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    if you use a seperate power supply for the motors and a controller cicuit (which would use a PIC) you could make this a wireless sytem. The pic can interface between the motors and the wirless reciver easily (or a USB port if you dont want to go wireless). Not sure how to do this myself as I haven't looked this indepth with PIC's, but I know it can be done. a web site called the PIC list would b a good starting point if your intresed in going down this route. I personally think this would b a better option as you could potentially make a system that works either wirelessly or via USB, and I would also find a greater sence of achive ment than just a simple program t control them throu the serial port. But thats just me and this is just an idea. Also note that this would be more time consuming and more expensive.
     
  7. TheAnimus

    TheAnimus Banned

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    Hmm DC motor vrs stepper.

    I'd say go for a standard DC motor because of the cost, but its worth looking at both.

    making a servo style system with a PIC isn't hard at all.
     
  8. h_2_o

    h_2_o What's a Dremel?

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    go with steppers, you can get small ones pretty cheap plus microstepping a telescope with steppers is becomming more and more common.


    gl
     
  9. nick01

    nick01 What's a Dremel?

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    With a stepper you don't need an encoder. Instead run the motor into a limit switch and count from there. If you think you lost position run it into the switch again. I'm no expert on telescopes. Could you mount two glow-in-the dark dots in your yard and use those as fixed targets for calibration? It would take some image processing for the computer to find them.

    You should use a serial connection. The telescope won't move fast, so - unlike CNC - speed is not an issue (trade off serial vs. DC).

    Here is another stepper board http://www.eggertelectronics.com/ssc1binfo.htm . I used an earlier version and it worked fine. I liked it because you can add more boards on the same serial port. Download the manual to learn more.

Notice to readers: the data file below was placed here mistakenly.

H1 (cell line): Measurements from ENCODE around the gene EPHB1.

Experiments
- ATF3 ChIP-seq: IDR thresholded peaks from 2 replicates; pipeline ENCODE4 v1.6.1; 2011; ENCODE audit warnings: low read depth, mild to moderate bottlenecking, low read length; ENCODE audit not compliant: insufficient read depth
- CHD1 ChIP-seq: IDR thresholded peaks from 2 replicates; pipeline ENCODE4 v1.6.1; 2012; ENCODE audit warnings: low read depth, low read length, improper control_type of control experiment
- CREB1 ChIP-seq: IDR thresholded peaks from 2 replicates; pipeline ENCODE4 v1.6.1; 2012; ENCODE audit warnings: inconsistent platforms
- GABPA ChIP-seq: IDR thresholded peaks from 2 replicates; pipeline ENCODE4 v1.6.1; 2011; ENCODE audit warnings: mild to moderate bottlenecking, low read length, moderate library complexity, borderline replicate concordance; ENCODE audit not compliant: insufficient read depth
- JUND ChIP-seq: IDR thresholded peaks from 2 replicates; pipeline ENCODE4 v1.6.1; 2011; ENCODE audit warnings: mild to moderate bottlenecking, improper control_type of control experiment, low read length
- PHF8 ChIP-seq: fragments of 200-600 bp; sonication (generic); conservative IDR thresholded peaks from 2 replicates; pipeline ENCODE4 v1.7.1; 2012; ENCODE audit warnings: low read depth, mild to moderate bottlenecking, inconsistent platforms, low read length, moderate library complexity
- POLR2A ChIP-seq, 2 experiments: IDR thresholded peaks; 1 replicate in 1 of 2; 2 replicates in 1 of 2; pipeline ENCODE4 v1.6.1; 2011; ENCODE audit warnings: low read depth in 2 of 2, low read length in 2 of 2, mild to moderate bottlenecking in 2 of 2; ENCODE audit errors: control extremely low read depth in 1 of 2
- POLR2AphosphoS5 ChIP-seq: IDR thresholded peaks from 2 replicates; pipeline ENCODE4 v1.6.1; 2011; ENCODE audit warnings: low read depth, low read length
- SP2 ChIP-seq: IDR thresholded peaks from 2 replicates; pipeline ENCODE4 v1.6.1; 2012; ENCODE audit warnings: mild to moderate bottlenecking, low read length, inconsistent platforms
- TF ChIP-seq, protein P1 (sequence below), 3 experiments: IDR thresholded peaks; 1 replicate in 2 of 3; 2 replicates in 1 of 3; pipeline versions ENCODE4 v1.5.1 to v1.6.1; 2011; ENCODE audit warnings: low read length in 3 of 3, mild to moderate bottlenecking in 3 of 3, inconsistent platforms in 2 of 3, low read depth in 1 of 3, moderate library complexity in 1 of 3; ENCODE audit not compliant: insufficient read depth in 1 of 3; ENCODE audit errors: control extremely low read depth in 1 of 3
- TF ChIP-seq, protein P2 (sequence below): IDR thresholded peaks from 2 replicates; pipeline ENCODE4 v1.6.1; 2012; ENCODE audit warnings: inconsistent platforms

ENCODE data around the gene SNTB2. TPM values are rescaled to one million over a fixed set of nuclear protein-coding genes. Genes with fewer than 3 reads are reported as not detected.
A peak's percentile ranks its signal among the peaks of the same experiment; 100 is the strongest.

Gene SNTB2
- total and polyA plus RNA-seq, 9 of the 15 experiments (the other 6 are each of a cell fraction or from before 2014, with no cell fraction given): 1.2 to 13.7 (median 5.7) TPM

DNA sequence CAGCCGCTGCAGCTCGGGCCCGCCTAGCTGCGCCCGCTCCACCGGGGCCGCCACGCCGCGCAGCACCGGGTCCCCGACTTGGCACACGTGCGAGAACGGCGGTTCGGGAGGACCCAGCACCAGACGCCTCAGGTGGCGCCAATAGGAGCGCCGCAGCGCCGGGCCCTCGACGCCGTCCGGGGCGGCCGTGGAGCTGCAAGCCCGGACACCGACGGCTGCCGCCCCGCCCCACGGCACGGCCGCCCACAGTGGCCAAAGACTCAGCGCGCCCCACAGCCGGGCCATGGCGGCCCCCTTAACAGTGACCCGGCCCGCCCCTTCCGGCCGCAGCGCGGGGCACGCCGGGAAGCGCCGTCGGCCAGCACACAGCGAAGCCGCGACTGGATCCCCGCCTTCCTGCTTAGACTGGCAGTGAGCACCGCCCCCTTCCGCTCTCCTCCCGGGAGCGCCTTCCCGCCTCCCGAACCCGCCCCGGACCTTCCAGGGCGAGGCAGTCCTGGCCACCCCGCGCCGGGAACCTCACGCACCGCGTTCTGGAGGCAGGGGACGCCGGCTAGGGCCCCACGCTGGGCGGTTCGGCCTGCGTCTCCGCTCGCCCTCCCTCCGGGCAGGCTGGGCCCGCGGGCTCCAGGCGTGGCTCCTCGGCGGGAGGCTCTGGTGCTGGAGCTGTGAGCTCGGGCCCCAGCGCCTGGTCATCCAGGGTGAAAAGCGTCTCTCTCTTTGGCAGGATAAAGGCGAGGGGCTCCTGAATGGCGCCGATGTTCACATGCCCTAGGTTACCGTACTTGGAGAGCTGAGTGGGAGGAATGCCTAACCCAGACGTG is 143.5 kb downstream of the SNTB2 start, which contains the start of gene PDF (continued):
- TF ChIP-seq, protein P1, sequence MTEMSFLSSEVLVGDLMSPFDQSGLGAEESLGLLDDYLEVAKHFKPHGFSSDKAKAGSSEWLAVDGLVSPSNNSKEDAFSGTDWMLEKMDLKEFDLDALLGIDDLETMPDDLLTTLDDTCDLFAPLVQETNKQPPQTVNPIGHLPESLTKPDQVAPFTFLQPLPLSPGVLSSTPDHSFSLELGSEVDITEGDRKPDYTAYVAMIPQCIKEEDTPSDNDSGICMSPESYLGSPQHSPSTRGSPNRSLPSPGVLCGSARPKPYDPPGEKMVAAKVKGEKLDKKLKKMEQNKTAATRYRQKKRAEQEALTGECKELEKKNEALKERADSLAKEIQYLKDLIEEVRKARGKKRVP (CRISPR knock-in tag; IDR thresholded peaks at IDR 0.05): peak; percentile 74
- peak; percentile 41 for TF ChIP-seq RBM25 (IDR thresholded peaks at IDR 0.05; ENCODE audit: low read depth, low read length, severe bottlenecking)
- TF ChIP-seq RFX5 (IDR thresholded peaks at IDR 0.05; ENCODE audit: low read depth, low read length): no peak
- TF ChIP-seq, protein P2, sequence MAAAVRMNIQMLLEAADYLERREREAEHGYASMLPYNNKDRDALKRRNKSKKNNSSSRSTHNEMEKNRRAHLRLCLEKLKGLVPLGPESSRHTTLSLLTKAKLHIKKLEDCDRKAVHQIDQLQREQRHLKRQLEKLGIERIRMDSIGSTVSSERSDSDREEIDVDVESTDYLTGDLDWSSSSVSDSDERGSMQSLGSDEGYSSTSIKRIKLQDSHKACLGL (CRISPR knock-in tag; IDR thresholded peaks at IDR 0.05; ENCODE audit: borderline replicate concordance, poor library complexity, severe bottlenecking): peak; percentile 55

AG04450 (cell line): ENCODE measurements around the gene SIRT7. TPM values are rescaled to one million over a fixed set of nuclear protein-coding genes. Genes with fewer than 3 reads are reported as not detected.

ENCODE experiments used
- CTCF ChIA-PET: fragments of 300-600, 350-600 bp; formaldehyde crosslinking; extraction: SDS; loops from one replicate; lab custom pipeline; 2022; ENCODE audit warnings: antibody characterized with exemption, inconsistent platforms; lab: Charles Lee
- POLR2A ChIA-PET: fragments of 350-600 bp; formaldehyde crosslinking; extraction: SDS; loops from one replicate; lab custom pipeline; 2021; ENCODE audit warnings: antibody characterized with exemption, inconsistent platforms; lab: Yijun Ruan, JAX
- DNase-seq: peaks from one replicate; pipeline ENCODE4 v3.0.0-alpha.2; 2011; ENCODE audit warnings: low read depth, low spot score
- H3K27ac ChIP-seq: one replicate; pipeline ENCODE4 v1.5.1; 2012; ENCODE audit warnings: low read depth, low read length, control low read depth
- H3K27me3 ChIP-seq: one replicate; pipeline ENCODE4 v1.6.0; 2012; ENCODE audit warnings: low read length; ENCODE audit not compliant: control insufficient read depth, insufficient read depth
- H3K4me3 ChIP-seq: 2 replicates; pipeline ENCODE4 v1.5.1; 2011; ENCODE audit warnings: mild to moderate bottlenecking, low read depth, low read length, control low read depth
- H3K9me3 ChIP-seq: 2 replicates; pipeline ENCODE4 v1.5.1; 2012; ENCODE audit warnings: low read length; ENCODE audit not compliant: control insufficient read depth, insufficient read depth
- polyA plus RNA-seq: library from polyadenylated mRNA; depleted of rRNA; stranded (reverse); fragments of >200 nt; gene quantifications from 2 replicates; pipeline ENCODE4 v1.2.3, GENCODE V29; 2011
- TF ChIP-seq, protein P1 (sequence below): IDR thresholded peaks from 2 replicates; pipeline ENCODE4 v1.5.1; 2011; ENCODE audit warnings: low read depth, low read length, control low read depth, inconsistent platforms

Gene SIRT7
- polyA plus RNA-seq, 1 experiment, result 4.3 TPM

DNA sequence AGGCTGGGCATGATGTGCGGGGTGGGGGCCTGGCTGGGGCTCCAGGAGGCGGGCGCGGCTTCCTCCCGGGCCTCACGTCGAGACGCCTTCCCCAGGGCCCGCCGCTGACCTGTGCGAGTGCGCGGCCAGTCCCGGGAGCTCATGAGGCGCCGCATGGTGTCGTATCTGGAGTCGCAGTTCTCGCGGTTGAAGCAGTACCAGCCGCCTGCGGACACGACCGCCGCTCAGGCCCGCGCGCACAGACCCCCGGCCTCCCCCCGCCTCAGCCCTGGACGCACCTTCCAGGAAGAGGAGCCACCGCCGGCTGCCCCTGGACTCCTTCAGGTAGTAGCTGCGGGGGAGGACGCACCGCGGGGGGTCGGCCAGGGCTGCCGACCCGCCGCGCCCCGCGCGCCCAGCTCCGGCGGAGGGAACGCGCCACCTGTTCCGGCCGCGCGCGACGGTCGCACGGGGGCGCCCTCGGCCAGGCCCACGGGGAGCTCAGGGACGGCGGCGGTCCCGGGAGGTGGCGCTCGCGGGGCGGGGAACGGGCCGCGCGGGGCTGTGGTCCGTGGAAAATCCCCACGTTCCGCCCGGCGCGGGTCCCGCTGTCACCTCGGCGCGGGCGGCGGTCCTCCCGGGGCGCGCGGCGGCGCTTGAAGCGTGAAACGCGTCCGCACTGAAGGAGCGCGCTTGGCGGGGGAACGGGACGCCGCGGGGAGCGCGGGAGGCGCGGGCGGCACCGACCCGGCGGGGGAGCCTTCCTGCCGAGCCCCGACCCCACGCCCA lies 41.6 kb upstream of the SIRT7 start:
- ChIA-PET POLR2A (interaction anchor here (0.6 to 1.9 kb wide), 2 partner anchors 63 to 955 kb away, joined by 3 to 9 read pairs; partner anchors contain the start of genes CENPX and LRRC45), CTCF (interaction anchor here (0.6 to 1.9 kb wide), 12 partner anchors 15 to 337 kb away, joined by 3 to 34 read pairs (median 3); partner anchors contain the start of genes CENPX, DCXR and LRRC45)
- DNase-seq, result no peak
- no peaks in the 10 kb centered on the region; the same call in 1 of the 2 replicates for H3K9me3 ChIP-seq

Look around for cheap stepper motors (200 steps/turn, 3 to 12V, <1.5A). Sometimes you find them in surplus as low as $10.
     
  10. OneSeventeen

    OneSeventeen Oooh Shiny!

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    Hmmm....
    I think I'm going to have to look around for a while... ~$50/motor looks more than I was hoping for. I was hoping to go closer to $10 or $15 (yes, I'm that cheap :p )

    This is all good info though. If it winds up costing too much, I may just have to use a new telescope with all the features built-in. (motorized telescopes start around $300, and the $700 range includes GPS built-in, so you just plug it in and it points to the north star)

    But I think I should still be able to do this fairly cheaply using my computer and the links you've provided, so hopefully in the next few months (I'm a procrastinator) I'll have more questions as I'm working on it!
     
  11. Etacovda

    Etacovda What's a Dremel?

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    Or butcher some old photocopiers/printers motors, they're stepper iirc.
     
  12. Pballer98c

    Pballer98c Minimodder

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    floppy drives have small steppers in them :)
    their toque is quite low though.
     
  13. zz300

    zz300 What's a Dremel?

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    Inexpensive stepper motors from MPJA
     
  14. Mr. Beta

    Mr. Beta Minimodder

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    I'm interested in the same thing. Well the motors at least. Still don't know how to build a stepper control interface.
    I'm gonna have to subscribe and see if I can learn anything.